Abnormal Pap smear: What does it mean?

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A Pap smear is a screening procedure for cervical cancer that was named after the man who pioneered this test in 1928, George Papanicolaou. This screening procedure may assist in finding other conditions, such as infections or inflammation but the main reason for the test is to pick up any abnormal cells which could progress to become cancer.

Cervical cancer is the second most common cancer in women under 35 years of age. If it is detected early or in its premalignancy state (before it has become cancer) it is 100% curable.

What does a pap smear test for?

The procedure entails a light swab/brush over the uterine cervix, in a specific area called the transformation zone, in order to detect abnormal or irregular cells in a Pap smear. The brush/swab is tested for examined in a laboratory under the microscope. A Pap smear can also test for certain viral infections such as human papillomavirus (HPV), which is one of the known causes of cervical cancer.

Abnormal Pap smear causes

Most sexually active women are exposed to HPV, but 80% of women’s immune systems will clear the virus within the first year or two of exposure. A small percentage of women are unable to clear the virus and persistently high levels of HPV in their system will lead to CIN, resulting in an abnormal Pap smear result.

It is important to go for a Pap smear annually. Infections and inflammation, as well as pregnancy, could yield an abnormal result but are not indicative of a CIN. In these instances, a repeat pap smear six months later is advised to ensure all is normal. Where an abnormal result is detected, a follow-up Pap smear may be recommended six months, depending on the general health status of the person and how advanced the abnormal cells are. It is possible that the abnormal cells will no longer present at this stage, having been cleared by the immune system.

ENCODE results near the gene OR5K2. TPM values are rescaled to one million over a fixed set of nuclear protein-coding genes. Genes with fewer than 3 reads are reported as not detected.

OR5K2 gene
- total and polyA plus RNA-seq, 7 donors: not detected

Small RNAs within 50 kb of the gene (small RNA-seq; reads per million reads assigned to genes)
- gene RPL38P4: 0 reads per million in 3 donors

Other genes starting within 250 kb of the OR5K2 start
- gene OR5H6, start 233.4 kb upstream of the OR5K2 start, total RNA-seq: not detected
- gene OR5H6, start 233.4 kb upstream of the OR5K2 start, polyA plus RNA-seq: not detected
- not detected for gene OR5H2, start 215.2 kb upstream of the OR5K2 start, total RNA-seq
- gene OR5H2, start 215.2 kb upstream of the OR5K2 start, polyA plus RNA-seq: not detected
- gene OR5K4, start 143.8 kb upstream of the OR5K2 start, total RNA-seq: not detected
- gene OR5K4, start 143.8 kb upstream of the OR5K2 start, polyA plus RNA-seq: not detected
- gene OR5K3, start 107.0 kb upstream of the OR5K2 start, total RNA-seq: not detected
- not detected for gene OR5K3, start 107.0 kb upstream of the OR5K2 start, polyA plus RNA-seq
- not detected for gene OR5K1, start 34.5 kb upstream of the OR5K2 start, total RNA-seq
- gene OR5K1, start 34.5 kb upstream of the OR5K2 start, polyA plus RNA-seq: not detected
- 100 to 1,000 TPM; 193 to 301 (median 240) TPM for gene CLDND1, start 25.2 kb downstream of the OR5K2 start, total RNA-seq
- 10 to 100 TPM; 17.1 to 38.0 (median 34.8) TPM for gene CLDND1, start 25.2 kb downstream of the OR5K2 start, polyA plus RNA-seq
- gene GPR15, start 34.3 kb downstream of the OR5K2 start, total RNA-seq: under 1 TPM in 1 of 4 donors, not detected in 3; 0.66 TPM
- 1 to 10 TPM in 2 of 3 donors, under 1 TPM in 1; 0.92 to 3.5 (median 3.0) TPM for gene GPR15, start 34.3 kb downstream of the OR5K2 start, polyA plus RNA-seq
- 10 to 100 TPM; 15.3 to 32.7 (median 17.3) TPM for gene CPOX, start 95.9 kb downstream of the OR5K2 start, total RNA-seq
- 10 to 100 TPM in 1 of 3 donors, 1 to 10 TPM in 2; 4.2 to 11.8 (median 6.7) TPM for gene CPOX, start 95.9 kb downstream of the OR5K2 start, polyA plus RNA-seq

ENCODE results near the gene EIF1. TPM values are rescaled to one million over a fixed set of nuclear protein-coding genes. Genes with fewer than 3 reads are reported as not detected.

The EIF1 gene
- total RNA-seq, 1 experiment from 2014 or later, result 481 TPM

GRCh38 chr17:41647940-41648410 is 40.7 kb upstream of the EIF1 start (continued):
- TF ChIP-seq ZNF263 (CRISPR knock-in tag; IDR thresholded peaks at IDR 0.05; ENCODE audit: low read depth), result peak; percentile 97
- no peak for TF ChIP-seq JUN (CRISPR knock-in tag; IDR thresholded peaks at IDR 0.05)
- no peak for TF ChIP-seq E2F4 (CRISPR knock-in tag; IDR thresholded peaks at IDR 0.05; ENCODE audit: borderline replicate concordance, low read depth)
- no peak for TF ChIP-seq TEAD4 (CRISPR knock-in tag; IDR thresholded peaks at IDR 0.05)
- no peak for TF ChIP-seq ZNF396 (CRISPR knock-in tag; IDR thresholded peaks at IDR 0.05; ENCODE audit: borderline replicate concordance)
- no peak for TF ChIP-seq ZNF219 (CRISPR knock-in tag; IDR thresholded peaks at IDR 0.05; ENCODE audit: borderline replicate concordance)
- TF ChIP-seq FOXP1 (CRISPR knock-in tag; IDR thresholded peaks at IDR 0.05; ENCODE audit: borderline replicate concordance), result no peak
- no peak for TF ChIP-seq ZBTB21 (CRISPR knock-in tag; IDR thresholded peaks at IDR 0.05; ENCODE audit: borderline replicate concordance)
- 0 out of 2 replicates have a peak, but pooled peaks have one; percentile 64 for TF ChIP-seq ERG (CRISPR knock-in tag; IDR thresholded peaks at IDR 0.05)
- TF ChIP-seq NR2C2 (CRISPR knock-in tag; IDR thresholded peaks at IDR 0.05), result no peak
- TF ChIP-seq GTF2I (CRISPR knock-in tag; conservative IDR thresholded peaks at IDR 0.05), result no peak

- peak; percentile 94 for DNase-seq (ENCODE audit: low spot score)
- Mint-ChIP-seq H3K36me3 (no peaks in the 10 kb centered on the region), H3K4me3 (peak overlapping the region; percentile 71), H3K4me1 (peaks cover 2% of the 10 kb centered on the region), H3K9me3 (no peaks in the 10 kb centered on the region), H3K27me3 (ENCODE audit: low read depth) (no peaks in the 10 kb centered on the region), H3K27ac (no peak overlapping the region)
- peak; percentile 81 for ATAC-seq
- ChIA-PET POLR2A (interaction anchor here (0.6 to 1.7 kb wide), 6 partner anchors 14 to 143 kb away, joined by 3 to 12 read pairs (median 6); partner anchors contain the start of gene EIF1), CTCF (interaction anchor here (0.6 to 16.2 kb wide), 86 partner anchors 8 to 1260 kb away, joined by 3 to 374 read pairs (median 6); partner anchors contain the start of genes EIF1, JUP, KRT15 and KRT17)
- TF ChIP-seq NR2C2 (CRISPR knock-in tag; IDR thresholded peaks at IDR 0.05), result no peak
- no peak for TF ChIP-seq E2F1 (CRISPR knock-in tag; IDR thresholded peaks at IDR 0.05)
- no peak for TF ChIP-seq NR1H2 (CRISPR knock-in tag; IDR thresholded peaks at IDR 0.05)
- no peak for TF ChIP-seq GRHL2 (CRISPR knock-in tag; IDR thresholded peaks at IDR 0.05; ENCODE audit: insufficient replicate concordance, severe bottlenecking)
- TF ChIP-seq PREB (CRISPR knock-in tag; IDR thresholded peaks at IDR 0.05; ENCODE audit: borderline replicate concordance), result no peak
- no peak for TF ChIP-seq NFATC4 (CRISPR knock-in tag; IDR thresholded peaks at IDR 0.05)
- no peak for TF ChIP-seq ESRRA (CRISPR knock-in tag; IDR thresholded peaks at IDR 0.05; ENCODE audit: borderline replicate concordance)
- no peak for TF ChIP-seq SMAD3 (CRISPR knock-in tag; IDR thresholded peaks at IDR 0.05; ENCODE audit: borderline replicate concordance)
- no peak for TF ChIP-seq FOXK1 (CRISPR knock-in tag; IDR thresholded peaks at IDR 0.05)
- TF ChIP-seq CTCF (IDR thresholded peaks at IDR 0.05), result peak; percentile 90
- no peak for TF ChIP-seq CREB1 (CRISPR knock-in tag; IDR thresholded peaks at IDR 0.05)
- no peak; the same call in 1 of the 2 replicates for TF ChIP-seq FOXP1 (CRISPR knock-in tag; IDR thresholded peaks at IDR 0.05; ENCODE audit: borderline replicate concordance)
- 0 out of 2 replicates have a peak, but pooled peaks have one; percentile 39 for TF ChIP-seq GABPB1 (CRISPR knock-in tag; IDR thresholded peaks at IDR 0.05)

“Regular screening with the use of Pap smears and HPV testing significantly reduces the chances of ever developing cervical cancer.”

If not, further testing (such as colposcopy) is required. At the time of colposcopy, a biopsy is taken and it is also possible to cut out/remove the abnormal tissue cells. Up to 95% of women having this treatment will have no further abnormal pap smear result. It is very important to repeat the Pap smear six months after any treatment to ensure that the abnormal cells have been completely removed/treated.

If you wonder if it is normal to spot after a Pap smear, the answer is yes; however, heavy bleeding after a Pap smear is not. The light bleeding or spotting may be secondary to cervicitis or vaginitis, and therefore completely unrelated to the Pap smear, but it is best to inform your healthcare provider so they can reassure you.

Heavy bleeding may occur if a biopsy has been taken at the same time as the Pap smear. If you experience bleeding after a gynaecological exam, it is best to alert the doctor who did the Pap smear for re-examination with a speculum – and to stop the bleeding.

Regular screening with the use of Pap smears and HPV testing significantly reduces the chances of ever developing cervical cancer and should be considered a routine exam for any sexually active women. Prevention is always better than cure!

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